The Future of the E-Bike Industry

While electric bicycles have been around since the 19th century, the mass appeal of e-bikes has just begun to take shape.

A decade ago, electric bikes were more or less viewed as a novelty items in America, like a toy you could show off to your friends. That is no longer the case. In only a few short years, the e-bike industry has exploded, and customer demand is at an all-time high.

Commuters from across the country are yearning for a less expensive, time saving, and environmentally conscious way to travel. Millions have already made an investment and achieved freedom from car dependence. We know that the market for e-bikes is picking up steam right now, but what does the future of the e-bike industry hold?

Sales Are Projected to Grow

If the explosion of China’s e-bike industry is any indication of growth in America, then the market should rise quickly and isn’t likely to slow anytime soon. A recent report by Navigant suggests that industry sales will approach $24.4 billion by 2025. This should be very attractive for investors, which will lead to better technology, lower prices, and wider availability of e-bikes and other electric vehicles.

Innovations in Technology Will Lead to Better Batteries

Massive improvements in batteries have already occurred in the last decade. Lithium ion technology has allowed the advancement of electric cars and lightweight electric vehicles around the world.

Having a better way to store energy will make electric bikes capable of charging at lightening speeds, and will also improve power, speed, and range. If people can travel faster and farther on their e-bikes, it will become a more practical and necessary investment for individuals living in suburban and even rural communities.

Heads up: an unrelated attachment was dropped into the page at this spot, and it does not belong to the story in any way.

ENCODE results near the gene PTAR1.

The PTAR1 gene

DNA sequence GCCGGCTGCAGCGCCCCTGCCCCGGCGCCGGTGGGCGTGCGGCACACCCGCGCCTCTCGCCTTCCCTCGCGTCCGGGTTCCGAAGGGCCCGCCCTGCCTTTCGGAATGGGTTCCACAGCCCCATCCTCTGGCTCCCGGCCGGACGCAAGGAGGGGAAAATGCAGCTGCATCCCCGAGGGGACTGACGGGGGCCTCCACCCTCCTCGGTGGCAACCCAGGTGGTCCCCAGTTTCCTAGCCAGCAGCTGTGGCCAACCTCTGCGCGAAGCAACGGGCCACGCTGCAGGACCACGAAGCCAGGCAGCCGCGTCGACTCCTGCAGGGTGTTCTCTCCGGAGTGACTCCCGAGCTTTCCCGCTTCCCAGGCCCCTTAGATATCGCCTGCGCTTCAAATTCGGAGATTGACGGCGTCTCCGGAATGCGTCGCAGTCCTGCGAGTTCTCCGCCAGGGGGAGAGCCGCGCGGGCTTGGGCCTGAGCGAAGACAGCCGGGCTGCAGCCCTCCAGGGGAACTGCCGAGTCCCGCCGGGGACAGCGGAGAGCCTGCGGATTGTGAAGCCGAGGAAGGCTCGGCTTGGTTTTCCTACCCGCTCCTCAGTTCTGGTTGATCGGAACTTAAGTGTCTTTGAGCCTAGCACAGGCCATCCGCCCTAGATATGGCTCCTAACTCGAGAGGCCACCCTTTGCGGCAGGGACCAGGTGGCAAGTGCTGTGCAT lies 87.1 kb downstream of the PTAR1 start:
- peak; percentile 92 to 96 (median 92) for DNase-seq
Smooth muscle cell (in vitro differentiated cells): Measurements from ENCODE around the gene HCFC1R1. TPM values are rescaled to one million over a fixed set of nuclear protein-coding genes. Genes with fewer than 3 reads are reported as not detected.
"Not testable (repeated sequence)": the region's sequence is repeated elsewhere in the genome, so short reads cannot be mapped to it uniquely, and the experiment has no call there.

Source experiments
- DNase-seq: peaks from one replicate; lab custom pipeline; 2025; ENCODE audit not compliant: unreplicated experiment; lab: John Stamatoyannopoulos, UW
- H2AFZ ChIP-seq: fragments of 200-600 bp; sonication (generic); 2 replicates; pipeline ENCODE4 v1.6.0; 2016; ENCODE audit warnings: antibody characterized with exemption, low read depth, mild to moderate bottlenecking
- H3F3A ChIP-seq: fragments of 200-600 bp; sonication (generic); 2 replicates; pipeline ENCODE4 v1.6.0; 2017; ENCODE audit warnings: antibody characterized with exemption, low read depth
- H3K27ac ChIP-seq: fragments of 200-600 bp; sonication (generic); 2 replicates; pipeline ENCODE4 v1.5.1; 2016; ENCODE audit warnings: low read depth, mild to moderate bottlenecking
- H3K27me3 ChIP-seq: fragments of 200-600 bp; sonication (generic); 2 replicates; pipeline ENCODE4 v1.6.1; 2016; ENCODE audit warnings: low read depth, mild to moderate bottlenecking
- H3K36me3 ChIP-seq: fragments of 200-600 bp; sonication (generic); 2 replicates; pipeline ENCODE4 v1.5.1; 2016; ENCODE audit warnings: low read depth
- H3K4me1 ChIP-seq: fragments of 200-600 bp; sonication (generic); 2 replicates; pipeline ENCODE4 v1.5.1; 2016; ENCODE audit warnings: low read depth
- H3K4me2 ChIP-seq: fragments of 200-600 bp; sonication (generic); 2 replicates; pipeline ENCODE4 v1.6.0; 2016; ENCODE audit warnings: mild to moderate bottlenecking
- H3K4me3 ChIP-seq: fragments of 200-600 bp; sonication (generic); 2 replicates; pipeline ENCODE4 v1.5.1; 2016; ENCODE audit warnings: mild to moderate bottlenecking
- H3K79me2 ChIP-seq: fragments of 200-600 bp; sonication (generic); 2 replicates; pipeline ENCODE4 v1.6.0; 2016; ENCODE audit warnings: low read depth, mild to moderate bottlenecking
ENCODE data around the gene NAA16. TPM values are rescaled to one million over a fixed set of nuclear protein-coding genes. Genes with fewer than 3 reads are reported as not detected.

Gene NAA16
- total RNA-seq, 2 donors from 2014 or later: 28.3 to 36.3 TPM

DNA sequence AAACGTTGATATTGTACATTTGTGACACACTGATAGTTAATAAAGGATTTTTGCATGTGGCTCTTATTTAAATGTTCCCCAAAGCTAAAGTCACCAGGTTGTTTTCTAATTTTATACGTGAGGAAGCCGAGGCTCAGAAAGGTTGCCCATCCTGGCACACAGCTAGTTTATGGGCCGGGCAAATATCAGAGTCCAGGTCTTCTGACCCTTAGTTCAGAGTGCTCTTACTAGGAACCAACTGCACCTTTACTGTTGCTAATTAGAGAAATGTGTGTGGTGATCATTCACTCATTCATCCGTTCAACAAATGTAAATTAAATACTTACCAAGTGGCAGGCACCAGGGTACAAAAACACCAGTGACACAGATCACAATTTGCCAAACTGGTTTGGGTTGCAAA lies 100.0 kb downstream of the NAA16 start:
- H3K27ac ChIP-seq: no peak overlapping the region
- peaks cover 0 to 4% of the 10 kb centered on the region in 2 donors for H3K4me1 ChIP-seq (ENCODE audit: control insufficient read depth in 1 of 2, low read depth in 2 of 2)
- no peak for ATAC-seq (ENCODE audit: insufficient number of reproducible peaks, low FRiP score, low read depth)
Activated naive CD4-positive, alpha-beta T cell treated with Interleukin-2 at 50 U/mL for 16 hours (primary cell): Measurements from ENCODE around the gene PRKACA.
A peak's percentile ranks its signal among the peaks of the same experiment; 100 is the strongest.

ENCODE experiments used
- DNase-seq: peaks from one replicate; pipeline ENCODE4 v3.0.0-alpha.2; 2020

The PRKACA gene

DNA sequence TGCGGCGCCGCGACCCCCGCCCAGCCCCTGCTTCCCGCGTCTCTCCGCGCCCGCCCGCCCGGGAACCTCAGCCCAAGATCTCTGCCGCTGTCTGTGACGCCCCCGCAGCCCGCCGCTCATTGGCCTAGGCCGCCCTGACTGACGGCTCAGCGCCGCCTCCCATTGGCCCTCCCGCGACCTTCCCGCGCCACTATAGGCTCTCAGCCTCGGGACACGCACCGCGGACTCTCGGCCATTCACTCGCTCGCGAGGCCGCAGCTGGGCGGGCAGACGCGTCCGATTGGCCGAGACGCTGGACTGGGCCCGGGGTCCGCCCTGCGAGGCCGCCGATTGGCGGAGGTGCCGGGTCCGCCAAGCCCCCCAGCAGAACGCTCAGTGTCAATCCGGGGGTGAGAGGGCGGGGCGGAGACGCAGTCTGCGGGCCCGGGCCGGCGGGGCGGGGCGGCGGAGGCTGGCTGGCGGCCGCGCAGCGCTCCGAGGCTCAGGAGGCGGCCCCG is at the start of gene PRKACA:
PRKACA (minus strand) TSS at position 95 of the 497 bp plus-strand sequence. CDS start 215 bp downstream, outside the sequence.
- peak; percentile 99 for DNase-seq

E-Bikes Will Be “Smart”

One of the biggest deterrents for people hesitating to purchase an e-bike is the fear of being injured. Some cities have banned lightweight electric vehicles altogether because of the prevalence of cyclists disobeying traffic laws and frequent collisions with cars or pedestrians.

Many high end electric bikes have amazing features and phone apps, but the e-bike industry of the future will be more in depth in its focus on safety. For instance, local traffic laws and ordinances may be heard when approaching a red light or traffic sign. The app may alert you when a tire is at risk of becoming flat, automatically sound a horn when approaching pedestrians or cars, or immediately calling 911 in the event of an accident. This will help make it easier and simpler for new riders to obey city laws, and help prevent unnecessary injury.

Urban Dwelling Millennials Will Likely Ditch Cars and Cabs

As mobility options become more diverse, and city streets become even more congested, there will likely be a massive shift in the way younger people get around. It’s already become evident that many millennials are changing their driving habits. According to a University of Michigan study conducted in 2014, over 23% of people ages 20 to 24 chose not to get a driver’s license. That’s up from only 8.2% of men and women of the same age group in 1983.